COX’S BAZAR DISTRICT, Bangladesh — A 12-year-old Rohingya boy flatly, stoically tells of how, within three hours one day in August 2017, the Myanmar military murdered 56 members of his family in their village in western Myanmar. Of his immediate family, his parents and three sisters were slain; only he and his brothers — ages 27, 25 and 10 — survived.
A mother weeps as she describes how she and her 10-year-old daughter escaped to Bangladesh after their heads were sliced open with machetes, the woman was raped and their home set ablaze. Her husband and their three other children, ages 4, 2 and 1, were killed — the baby, as she held him.
A middle-aged man with torturous memories rants unintelligibly about the soldiers who raided his village. He frantically acts out the violence he witnessed, firing a gun no one else can see, but that he can’t stop seeing.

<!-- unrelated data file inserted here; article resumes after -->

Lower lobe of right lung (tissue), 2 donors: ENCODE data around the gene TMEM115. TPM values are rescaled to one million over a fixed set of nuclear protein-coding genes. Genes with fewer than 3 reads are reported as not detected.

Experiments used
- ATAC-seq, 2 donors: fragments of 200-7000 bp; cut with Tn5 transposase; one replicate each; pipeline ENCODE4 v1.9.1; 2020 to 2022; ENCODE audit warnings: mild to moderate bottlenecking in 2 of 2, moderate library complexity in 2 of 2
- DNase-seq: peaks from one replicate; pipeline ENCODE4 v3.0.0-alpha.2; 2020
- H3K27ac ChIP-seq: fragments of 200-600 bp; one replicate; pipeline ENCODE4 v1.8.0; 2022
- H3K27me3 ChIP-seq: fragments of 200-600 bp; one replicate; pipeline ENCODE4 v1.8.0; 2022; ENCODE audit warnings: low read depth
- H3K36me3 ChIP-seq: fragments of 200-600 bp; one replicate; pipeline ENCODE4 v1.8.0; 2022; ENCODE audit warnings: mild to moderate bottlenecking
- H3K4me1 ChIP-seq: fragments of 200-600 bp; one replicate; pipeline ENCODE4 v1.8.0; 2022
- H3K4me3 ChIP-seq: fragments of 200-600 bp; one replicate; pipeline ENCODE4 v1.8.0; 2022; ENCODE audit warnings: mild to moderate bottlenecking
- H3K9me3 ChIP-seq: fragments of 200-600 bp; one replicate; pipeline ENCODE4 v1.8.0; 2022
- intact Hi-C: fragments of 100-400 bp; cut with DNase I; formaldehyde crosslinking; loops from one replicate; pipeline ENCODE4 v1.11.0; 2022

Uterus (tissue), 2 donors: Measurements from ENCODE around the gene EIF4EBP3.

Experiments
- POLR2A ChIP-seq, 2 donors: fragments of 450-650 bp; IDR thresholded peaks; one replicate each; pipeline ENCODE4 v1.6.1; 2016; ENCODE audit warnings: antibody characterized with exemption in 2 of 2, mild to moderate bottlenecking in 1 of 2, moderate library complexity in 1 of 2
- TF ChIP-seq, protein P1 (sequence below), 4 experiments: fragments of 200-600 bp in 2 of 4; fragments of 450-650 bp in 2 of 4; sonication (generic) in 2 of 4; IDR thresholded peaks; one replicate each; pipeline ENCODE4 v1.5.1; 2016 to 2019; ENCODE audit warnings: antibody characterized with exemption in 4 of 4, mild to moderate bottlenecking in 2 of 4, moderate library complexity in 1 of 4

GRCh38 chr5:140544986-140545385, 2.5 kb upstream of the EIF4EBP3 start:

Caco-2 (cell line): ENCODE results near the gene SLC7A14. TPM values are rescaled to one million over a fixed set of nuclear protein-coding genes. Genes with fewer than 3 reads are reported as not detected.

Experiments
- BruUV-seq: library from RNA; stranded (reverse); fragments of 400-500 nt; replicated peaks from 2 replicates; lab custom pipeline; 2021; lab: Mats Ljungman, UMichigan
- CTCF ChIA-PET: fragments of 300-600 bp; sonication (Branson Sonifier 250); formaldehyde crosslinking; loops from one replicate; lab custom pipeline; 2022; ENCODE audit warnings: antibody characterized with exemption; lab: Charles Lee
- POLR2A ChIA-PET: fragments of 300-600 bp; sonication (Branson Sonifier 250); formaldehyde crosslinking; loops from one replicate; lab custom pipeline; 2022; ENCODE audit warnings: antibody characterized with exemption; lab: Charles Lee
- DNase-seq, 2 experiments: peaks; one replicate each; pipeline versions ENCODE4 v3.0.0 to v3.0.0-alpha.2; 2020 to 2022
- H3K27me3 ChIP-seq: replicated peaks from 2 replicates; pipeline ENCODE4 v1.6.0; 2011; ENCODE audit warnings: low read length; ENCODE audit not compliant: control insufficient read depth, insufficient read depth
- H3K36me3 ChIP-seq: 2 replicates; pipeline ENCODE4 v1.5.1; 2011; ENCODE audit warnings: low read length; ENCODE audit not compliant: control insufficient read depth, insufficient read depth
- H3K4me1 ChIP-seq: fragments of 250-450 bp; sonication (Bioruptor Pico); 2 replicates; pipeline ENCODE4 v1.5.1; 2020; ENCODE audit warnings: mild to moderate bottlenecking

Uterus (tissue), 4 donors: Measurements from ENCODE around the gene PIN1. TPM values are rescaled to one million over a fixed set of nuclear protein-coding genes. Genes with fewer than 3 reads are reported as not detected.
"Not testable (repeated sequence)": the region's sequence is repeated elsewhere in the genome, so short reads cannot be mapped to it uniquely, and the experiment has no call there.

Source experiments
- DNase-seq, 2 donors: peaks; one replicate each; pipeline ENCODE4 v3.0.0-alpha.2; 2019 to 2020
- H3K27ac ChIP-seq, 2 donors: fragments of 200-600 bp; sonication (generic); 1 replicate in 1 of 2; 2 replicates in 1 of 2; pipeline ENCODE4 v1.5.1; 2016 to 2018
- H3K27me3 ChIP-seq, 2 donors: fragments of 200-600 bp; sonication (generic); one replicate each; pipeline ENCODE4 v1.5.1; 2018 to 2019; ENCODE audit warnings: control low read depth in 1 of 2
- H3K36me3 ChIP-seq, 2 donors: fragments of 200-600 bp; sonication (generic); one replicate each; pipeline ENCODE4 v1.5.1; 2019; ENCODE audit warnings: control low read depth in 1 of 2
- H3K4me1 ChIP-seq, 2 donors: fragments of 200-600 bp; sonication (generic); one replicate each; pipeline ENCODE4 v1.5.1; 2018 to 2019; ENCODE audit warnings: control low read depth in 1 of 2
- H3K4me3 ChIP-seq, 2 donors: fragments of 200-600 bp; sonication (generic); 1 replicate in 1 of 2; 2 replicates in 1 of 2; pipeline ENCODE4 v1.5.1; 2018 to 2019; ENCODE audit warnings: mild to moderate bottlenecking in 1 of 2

What happened in Myanmar to these and thousands of other Rohingya refugees, and how their experiences and losses forever changed their lives, are the reasons Rupa Patel, MD, and Anne Glowinski, MD, travel to the refugee camps in southeastern Bangladesh. While numerous aid organizations focus on the refugees’ basic needs, Patel and Glowinski, colleagues at Washington University School of Medicine in St. Louis, have zeroed in on another crisis: the profound need for mental health care, and the dearth of people and means to provide it.